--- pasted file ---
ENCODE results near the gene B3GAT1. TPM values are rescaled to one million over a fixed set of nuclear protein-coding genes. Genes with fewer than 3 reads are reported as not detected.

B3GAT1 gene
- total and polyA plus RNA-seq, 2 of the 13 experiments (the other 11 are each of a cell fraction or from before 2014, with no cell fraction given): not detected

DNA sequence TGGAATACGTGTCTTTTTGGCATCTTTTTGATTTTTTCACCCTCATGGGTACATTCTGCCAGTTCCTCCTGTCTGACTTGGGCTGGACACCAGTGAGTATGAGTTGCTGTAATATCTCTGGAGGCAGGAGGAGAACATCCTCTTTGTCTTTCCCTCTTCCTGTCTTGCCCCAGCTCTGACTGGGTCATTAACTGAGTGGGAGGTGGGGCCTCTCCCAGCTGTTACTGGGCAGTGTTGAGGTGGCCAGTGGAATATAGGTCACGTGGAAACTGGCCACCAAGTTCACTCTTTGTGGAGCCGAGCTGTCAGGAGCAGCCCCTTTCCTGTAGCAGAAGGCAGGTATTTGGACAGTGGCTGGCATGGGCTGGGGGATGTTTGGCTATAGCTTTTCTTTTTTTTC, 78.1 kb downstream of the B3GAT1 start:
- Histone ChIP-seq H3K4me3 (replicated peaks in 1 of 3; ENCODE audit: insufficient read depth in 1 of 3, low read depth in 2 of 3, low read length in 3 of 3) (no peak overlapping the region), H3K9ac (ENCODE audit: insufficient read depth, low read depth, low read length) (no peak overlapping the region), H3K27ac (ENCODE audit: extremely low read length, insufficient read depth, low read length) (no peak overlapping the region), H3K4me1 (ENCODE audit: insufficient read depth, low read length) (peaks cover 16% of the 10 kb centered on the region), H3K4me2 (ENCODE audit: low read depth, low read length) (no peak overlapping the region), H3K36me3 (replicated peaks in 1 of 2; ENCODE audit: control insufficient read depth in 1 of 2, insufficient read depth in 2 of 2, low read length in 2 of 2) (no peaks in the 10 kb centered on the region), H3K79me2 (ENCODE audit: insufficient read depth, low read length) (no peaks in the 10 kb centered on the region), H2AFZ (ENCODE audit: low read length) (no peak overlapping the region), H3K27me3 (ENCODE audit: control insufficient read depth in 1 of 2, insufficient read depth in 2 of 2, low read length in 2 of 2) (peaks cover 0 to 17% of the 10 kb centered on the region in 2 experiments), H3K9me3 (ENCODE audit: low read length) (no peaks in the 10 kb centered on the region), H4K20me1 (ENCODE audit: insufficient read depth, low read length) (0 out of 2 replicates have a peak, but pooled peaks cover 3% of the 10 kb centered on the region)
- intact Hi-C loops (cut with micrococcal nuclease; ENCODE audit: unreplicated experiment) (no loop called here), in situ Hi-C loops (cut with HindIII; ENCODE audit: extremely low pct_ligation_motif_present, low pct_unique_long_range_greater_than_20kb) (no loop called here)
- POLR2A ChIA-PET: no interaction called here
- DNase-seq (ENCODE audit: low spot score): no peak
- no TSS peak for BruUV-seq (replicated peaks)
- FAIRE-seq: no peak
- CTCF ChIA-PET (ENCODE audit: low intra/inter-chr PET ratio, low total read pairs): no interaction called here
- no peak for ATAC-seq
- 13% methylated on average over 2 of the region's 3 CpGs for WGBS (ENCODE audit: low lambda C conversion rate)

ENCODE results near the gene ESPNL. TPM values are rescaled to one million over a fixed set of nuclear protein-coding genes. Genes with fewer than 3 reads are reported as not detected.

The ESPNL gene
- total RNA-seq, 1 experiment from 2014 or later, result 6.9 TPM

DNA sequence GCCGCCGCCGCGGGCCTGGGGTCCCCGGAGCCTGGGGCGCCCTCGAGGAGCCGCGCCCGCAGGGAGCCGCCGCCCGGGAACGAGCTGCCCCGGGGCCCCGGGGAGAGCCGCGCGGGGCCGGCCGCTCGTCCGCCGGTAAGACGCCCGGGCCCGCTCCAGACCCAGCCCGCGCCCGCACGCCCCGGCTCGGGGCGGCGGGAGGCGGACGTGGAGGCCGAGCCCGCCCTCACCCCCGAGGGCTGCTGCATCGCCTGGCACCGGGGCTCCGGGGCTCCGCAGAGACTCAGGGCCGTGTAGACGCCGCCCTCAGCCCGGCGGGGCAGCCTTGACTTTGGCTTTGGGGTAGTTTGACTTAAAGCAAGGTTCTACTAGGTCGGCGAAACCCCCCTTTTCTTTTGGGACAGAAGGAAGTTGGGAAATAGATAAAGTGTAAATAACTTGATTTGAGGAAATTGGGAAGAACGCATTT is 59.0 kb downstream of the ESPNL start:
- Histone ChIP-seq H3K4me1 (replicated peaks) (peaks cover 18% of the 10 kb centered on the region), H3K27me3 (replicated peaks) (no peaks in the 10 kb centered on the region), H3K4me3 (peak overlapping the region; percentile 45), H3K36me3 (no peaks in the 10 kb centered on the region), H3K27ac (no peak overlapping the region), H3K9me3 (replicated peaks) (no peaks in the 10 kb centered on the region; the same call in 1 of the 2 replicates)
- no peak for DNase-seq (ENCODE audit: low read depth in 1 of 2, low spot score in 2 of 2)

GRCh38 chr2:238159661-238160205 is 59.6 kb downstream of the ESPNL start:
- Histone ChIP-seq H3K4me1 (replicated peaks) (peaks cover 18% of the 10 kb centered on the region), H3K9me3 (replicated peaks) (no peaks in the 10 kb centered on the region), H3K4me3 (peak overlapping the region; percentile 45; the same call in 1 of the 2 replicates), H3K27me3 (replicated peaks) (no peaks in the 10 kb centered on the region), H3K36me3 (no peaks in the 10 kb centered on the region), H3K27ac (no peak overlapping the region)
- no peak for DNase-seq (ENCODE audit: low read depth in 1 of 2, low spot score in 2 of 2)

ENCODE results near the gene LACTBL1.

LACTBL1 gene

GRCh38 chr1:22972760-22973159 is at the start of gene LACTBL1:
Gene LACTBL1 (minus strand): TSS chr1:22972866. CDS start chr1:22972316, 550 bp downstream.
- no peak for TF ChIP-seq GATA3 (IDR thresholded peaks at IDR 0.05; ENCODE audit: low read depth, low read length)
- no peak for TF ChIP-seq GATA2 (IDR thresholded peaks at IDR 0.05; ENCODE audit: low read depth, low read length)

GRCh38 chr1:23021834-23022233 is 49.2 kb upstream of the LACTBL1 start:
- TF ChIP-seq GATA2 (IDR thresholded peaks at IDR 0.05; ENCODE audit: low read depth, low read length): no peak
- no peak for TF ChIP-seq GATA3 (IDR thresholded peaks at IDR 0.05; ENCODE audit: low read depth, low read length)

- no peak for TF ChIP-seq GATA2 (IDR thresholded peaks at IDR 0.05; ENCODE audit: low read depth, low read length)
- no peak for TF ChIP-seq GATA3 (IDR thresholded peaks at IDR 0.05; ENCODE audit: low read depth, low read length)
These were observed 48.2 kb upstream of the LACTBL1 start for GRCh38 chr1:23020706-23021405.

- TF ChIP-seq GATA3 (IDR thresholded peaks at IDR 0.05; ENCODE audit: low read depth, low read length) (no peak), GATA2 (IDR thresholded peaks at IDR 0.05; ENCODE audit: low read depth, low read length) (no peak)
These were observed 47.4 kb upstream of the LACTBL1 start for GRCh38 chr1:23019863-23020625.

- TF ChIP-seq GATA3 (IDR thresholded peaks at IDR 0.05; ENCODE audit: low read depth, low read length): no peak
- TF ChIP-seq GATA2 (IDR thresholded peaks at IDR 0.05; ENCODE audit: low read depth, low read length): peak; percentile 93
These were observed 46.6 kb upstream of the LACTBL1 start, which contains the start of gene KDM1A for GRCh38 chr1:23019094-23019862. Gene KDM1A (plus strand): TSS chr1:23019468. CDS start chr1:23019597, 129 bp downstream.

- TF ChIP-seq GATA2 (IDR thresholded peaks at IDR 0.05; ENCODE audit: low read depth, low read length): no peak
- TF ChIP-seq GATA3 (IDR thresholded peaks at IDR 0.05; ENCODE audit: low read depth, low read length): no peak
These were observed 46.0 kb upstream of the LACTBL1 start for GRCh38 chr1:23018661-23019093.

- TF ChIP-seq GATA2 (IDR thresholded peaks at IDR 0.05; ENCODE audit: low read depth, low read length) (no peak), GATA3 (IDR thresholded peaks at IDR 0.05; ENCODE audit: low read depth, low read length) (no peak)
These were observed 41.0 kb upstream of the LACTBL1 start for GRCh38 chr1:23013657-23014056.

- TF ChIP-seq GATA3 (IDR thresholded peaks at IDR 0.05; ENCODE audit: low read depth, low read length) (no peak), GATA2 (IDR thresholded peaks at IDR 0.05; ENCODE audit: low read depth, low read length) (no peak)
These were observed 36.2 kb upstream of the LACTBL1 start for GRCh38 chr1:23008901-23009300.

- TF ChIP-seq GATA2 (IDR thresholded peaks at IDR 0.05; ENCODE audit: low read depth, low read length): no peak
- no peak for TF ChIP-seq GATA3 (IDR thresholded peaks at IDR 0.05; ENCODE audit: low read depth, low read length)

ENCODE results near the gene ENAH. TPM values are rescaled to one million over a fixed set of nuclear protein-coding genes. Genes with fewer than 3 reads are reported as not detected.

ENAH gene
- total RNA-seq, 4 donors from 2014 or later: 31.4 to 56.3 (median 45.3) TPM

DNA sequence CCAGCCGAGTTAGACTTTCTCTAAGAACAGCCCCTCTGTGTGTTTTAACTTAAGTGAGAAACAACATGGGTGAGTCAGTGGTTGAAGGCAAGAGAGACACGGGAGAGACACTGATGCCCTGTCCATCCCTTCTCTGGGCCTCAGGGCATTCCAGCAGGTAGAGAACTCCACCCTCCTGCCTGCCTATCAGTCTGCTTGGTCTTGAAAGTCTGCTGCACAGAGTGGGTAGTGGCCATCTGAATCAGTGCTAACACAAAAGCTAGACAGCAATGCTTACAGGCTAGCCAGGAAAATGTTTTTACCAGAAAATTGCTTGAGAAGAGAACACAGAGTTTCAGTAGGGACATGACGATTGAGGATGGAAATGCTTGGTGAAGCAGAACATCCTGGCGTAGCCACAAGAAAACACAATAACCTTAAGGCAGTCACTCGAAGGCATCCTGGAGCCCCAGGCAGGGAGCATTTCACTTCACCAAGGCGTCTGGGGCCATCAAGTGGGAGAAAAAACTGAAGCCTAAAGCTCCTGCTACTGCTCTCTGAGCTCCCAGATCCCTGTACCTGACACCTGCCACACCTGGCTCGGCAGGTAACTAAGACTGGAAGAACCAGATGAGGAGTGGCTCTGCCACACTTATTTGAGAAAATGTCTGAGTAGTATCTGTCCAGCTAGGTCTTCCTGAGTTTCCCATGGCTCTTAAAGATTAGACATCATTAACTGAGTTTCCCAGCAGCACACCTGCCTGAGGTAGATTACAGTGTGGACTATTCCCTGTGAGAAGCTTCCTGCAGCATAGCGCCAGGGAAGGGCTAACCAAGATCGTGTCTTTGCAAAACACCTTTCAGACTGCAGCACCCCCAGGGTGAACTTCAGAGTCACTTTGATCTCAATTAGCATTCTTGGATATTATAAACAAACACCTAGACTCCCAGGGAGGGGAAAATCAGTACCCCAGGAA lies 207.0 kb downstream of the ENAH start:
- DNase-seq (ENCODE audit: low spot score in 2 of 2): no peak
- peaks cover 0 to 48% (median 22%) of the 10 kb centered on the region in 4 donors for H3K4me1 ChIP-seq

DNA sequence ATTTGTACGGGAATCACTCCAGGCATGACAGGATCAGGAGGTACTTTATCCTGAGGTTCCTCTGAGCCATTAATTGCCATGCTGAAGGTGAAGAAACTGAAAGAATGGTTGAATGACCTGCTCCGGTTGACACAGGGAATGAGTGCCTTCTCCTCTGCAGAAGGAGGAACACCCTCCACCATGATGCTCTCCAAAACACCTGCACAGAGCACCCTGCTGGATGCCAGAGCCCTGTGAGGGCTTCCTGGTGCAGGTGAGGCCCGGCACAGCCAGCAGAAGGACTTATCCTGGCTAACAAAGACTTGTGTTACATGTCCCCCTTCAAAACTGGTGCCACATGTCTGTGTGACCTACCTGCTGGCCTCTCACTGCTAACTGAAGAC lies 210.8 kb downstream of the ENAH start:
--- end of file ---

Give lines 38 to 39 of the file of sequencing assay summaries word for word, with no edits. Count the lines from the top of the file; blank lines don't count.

- TF ChIP-seq GATA2 (IDR thresholded peaks at IDR 0.05; ENCODE audit: low read depth, low read length): peak; percentile 93
These were observed 46.6 kb upstream of the LACTBL1 start, which contains the start of gene KDM1A for GRCh38 chr1:23019094-23019862. Gene KDM1A (plus strand): TSS chr1:23019468. CDS start chr1:23019597, 129 bp downstream.